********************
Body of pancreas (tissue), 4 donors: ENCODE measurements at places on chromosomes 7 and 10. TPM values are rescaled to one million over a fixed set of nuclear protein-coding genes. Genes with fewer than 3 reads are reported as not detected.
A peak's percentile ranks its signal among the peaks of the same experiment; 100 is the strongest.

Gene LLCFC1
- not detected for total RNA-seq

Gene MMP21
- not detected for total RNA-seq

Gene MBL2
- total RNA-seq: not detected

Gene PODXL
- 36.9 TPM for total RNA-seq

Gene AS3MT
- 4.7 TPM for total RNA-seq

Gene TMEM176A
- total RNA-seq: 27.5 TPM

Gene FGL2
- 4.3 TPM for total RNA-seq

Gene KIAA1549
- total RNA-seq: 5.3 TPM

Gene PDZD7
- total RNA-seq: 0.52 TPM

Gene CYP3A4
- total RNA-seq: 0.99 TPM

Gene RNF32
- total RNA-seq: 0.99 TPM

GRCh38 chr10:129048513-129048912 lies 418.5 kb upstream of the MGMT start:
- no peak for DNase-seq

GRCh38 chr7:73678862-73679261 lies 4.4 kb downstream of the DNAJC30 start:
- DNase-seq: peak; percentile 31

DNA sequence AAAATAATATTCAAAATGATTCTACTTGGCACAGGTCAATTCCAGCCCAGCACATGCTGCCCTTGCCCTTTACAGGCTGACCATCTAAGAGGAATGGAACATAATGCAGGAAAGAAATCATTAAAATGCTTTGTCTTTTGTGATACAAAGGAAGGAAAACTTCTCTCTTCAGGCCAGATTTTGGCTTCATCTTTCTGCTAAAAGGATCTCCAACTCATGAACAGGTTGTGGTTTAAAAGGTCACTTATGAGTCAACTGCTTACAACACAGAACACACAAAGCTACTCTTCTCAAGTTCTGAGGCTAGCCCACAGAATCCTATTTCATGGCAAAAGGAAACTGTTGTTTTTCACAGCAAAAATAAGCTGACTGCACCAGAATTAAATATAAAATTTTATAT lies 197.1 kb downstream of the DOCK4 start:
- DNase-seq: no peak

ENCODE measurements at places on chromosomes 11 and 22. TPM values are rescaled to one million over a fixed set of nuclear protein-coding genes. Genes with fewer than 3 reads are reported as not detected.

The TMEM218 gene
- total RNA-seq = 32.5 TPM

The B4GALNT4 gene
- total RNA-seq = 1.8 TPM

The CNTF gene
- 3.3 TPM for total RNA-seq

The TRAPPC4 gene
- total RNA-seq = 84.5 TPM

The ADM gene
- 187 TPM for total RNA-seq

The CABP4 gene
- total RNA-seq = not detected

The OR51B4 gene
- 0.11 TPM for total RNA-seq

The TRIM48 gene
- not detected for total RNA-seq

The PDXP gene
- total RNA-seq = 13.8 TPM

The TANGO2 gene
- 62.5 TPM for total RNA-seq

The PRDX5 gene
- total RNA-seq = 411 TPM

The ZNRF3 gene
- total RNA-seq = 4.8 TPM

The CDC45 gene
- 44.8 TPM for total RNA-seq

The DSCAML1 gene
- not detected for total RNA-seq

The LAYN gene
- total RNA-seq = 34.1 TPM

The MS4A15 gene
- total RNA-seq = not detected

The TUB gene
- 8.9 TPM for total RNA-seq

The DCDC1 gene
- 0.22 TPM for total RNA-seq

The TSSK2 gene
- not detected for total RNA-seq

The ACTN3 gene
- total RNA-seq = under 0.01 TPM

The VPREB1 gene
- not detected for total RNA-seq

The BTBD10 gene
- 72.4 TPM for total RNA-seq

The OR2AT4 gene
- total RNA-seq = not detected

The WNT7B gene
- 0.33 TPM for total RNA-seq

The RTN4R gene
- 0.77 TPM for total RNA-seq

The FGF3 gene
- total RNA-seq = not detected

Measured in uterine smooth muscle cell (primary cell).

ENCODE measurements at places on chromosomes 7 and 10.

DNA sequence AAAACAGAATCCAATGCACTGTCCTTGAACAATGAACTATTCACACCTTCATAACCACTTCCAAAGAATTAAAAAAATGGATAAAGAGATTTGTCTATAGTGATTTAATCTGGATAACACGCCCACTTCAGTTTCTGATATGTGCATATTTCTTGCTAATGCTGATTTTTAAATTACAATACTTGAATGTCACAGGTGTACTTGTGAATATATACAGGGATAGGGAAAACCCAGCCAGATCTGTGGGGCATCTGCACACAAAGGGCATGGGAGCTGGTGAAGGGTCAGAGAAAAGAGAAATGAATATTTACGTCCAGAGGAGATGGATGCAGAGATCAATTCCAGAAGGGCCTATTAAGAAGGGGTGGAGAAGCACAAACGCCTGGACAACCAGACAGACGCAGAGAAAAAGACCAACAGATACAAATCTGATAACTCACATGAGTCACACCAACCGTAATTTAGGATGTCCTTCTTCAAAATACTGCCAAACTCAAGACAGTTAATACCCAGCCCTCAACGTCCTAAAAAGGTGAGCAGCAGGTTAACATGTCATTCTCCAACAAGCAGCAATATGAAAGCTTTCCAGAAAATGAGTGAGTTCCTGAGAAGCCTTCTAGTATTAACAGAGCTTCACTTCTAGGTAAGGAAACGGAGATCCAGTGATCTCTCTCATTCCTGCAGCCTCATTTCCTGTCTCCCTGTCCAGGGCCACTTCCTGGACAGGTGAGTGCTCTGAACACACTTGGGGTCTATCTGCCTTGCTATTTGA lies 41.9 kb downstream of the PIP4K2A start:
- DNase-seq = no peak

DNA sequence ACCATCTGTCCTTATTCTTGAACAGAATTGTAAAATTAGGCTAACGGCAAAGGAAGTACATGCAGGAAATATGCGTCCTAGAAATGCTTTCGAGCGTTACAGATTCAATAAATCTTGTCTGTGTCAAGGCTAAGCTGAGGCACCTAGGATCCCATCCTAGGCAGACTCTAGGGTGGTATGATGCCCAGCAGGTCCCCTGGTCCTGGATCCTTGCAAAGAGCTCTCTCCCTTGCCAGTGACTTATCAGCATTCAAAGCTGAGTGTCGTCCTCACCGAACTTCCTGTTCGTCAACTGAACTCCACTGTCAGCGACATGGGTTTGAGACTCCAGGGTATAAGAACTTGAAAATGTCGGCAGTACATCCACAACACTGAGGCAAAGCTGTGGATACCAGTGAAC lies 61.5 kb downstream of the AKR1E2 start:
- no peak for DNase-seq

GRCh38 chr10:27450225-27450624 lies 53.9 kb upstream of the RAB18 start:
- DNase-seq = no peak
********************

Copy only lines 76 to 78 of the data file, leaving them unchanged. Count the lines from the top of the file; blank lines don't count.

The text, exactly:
The OR2AT4 gene
- total RNA-seq = not detected

The WNT7B gene